Today, in the first step in my Secrets of Central Asia series, I begin with Urumqi in western China.
Urumqi (pronounced “oo-roum-chi“) is an unlikely city in many ways. Initially, it seems bizarre that a city so big and regionally so important could exist in this location. The city is the capital of China’s western province of Xinjiang (pronounced “shin-hang“), and is one of the most inland cities on earth – over 2,000 kilometres to the nearest coastline.
All around are rugged barren mountains and deserts – scorching in the summer (up to 50 degrees centigrade) and freezing in the winter (Urumqi’s current weather is 12 below zero. In the middle of the day). Far from the “beautiful pastures” that Urumqi’s name means.
And then you learn that Xinjiang is 58% Muslim, home to the Uyghur (pronounced “wee-ghur”), an ethnic minority who speak a language inflected with medieval Turkish words, and written in an Arabic-based script. The province of which Urumqi is capital is therefore not the typical “China” of popular imagination.
I arrived into Urumqi International Airport late one summer’s morning, the sun’s rays gleaming off the glassy terminal. The building was capped with the city’s name written in three very different languages; Chinese, English and Uyghur. Already I knew this would be an interesting experience.
But an hour later I arrived in the city centre and I was yet to see any real evidence of Urumqi being anything other than another large Chinese city. I told myself to be patient – anyone who has travelled enough knows that the road from an airport to a city centre rarely passes a city’s prime real estate.
And then I got to thinking; why should it be any different? Urumqi is now very much a part of modern China, whether it wants to be or not. Its tall, neon-emblazoned buildings wouldn’t look out of place anywhere else in the People’s Republic. Perhaps I would have to explore at street level in order to get a hint of what I was searching for, the whiff of the Silk Route that had once passed over these plains.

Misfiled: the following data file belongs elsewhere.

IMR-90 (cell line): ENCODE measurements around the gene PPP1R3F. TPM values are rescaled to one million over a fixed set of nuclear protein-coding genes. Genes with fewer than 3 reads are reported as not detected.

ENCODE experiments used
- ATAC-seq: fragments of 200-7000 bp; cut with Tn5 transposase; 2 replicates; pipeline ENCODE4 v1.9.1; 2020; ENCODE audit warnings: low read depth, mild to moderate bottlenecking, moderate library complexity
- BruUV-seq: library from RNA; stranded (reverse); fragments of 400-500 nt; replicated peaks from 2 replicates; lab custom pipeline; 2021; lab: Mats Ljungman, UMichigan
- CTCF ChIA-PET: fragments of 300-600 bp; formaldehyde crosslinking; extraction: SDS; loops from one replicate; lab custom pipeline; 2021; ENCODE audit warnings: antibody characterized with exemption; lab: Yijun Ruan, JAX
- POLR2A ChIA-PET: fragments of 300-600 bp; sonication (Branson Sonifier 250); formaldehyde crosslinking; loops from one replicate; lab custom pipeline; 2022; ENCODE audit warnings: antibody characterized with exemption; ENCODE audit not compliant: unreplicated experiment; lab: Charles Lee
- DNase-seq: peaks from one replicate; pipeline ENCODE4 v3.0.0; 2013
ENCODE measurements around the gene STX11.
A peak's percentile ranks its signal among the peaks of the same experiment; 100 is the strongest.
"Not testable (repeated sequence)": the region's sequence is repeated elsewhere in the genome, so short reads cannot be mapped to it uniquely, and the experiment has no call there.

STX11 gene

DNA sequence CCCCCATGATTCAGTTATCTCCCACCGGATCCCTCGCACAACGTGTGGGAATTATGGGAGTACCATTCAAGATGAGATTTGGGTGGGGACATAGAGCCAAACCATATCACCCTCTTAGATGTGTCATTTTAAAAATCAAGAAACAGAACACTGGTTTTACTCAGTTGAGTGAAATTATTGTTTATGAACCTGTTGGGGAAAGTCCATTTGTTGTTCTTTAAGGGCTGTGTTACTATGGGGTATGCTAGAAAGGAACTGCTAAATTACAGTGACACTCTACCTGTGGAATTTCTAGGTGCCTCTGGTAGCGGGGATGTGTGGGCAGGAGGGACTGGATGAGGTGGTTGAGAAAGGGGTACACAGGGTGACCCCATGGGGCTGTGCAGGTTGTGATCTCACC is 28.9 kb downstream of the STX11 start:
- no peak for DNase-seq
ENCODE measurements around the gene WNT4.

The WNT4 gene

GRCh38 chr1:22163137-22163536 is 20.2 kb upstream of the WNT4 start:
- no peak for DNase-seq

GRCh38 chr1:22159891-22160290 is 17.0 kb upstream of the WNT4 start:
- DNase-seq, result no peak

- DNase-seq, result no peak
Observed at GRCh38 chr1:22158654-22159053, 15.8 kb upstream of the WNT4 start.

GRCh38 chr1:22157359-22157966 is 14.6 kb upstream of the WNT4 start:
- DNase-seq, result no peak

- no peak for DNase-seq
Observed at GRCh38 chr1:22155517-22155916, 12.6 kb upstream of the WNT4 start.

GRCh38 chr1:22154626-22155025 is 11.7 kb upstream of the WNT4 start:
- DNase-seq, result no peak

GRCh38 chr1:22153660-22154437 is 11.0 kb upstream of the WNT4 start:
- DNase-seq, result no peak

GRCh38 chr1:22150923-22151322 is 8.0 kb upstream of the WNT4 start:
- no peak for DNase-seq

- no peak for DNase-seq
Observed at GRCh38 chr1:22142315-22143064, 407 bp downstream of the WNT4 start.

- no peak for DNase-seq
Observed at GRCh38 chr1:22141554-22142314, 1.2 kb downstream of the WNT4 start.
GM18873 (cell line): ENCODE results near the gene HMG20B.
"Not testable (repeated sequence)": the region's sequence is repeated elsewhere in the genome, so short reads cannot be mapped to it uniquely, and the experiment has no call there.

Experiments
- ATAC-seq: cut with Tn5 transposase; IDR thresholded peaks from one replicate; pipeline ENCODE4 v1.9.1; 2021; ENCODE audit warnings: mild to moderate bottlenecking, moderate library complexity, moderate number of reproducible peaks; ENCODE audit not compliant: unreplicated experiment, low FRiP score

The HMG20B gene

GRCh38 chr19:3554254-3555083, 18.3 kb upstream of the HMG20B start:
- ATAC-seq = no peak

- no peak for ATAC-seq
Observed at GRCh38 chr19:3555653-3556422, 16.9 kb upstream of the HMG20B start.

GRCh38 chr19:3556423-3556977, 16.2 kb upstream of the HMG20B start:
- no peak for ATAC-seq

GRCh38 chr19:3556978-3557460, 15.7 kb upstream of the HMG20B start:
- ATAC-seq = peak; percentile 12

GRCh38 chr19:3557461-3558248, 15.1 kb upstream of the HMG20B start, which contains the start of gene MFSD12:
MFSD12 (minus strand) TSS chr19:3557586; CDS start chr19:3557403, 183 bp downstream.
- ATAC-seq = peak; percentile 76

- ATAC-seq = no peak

Yes and no. Urumqi’s streetscape looks, again, like anywhere else in China – local fast-food outlets, hurrying workers, banks and their characterless modern facades. But look closer – because the devil is in the detail. Some of the fast food outlets are serving Uyghur dishes like laghman, or kebabs to the scores of locals enjoying the long balmy summer evening in street-side gardens. Some of the hurrying businessmen are in fact traders, selling their wares from further along the silk route. And many buildings’ signs are bilingual, in both Chinese and Uyghur script.
It seems that while Han Chinese is the culture de jour, traditions run deeper here than the glitzy skyline might suggest. But it does seem that the visitor has to dig for it – the Han Chinese influence is strong, and Urumqi is a modern Chinese city, a product of a Beijing-led development process that has had some serious repercussions in the recent past.
Moreover, Urumqi is filled with the weirdness that one might expect from one of China’s furthest flung provincial capital. I stayed in the “Xinjiang Electricity Hotel” which doesn’t appear to be on any maps, at least not in English. Why is it called that? Your guess is as good as mine – but yes, there was electricity. The carpet in the elevator was changed daily to inform guests of the day of the week, and I got a call at midnight from a local massage parlour, offering their services in-room.
One toilet stop I made at a local cinema brought me to a long gutter and ten aged Chinese men squatting with their backs to the wall. Confronting. Meanwhile the whole city runs on an unofficial “Xinjiang time”, two hours behind that of Beijing (given the vast distance which separates the cities). However all official business runs to Beijing time, as dictated by the ruling party over east. Everyone keeps track of two sets of time…. yeah.
Urumqi would turn out to be the start of my Silk Road experiences, as the scent of adventure I detected in the city’s streets would invite me to discover the lands which lay further afield. Log in again next Tuesday for more Secrets of Central Asia, and subscribe at the top of the page to get email updates!